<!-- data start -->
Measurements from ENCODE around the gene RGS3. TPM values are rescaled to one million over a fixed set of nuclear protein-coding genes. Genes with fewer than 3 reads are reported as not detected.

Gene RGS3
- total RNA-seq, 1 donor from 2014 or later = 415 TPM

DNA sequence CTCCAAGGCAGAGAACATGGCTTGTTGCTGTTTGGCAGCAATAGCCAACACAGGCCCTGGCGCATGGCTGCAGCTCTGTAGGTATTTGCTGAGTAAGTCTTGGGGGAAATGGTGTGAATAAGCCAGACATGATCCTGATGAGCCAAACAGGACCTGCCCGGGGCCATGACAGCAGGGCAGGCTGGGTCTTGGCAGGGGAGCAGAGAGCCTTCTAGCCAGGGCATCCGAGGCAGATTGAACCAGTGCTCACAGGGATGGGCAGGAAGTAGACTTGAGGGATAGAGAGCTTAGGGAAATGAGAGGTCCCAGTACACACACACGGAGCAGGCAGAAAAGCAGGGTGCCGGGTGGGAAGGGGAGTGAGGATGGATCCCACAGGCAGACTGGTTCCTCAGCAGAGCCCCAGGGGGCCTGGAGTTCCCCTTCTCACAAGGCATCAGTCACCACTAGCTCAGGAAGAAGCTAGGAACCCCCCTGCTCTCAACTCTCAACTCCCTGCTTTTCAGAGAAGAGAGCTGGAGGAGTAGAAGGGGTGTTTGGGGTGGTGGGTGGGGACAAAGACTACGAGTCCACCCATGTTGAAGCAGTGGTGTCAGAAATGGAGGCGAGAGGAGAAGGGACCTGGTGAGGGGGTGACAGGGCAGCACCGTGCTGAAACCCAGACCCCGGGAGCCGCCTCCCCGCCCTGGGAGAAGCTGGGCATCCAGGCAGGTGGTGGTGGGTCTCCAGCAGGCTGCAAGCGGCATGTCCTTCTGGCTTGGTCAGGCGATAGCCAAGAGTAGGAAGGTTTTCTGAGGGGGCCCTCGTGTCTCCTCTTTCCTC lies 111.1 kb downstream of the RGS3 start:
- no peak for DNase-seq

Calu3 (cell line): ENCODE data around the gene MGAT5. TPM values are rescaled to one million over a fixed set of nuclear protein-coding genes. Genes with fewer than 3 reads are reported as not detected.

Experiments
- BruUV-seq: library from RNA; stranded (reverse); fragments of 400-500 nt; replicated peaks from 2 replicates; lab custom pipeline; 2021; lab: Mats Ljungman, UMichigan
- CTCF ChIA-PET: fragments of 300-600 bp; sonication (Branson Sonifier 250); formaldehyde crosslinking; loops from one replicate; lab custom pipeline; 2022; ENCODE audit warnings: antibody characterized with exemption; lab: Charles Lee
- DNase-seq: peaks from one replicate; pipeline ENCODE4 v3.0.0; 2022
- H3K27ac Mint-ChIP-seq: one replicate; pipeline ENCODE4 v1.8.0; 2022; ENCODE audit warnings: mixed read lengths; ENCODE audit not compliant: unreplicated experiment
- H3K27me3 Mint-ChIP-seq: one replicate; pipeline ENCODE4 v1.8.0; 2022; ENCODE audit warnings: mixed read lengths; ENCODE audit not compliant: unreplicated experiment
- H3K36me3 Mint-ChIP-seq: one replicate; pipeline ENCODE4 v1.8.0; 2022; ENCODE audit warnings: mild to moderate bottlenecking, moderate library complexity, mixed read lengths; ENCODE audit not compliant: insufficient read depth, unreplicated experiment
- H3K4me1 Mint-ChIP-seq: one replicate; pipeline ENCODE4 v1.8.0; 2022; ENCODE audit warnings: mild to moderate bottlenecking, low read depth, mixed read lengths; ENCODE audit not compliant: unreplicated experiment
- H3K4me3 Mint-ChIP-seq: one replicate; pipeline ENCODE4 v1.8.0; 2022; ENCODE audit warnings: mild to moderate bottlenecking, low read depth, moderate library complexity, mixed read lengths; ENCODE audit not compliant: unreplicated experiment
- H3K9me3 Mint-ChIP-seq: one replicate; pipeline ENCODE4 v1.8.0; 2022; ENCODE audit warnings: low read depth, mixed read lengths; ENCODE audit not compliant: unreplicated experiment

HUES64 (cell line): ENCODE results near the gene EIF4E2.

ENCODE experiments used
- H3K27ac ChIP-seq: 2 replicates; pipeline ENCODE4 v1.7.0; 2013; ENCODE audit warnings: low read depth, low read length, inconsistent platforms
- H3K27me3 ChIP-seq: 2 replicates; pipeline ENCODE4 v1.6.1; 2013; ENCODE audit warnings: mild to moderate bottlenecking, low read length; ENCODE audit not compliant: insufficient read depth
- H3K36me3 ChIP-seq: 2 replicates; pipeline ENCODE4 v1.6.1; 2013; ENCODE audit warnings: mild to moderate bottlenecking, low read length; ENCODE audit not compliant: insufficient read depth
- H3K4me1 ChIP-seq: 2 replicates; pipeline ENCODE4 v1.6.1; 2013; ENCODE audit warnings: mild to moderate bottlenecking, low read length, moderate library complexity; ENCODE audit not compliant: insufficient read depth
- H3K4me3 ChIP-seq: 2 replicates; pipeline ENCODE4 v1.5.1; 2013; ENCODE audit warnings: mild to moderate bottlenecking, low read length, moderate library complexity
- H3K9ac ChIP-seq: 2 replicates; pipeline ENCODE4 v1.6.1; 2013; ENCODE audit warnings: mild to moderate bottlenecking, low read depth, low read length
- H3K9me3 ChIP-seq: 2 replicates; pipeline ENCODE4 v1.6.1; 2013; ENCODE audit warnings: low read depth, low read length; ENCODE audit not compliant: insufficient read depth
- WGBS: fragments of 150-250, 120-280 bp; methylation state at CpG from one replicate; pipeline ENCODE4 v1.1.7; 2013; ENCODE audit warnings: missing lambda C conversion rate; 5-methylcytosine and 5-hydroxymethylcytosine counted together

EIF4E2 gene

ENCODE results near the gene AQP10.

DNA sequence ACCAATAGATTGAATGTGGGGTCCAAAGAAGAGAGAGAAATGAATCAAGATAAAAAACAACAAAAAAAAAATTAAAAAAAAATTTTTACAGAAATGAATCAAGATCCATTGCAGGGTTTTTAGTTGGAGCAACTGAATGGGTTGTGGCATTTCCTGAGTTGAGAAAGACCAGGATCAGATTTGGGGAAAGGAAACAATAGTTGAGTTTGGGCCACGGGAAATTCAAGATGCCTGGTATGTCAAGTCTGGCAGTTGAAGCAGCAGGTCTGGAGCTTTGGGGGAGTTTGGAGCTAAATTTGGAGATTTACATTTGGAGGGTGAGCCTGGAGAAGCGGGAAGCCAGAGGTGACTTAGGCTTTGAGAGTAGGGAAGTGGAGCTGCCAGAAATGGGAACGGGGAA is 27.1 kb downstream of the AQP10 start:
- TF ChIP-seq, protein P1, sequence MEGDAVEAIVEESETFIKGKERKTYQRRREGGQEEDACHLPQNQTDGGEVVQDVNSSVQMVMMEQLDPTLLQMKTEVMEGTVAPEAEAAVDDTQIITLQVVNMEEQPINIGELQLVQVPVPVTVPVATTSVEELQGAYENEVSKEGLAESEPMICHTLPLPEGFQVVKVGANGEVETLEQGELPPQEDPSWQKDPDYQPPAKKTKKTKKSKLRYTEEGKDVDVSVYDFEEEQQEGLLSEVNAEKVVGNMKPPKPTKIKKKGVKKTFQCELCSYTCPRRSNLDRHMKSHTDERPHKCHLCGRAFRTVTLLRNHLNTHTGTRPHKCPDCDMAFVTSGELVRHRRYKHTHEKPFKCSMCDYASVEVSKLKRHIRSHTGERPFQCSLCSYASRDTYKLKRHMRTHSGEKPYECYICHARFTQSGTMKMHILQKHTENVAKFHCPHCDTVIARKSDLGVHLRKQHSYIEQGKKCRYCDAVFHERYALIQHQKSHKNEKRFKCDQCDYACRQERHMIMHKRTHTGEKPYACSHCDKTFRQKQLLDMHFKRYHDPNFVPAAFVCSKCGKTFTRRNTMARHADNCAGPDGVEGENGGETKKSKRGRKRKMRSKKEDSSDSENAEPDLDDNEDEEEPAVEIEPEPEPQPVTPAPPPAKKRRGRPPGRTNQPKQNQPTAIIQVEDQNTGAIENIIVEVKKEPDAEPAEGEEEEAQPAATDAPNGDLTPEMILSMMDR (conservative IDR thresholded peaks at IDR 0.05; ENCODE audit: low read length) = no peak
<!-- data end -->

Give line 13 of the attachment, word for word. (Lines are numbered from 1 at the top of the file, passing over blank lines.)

- H3K36me3 Mint-ChIP-seq: one replicate; pipeline ENCODE4 v1.8.0; 2022; ENCODE audit warnings: mild to moderate bottlenecking, moderate library complexity, mixed read lengths; ENCODE audit not compliant: insufficient read depth, unreplicated experiment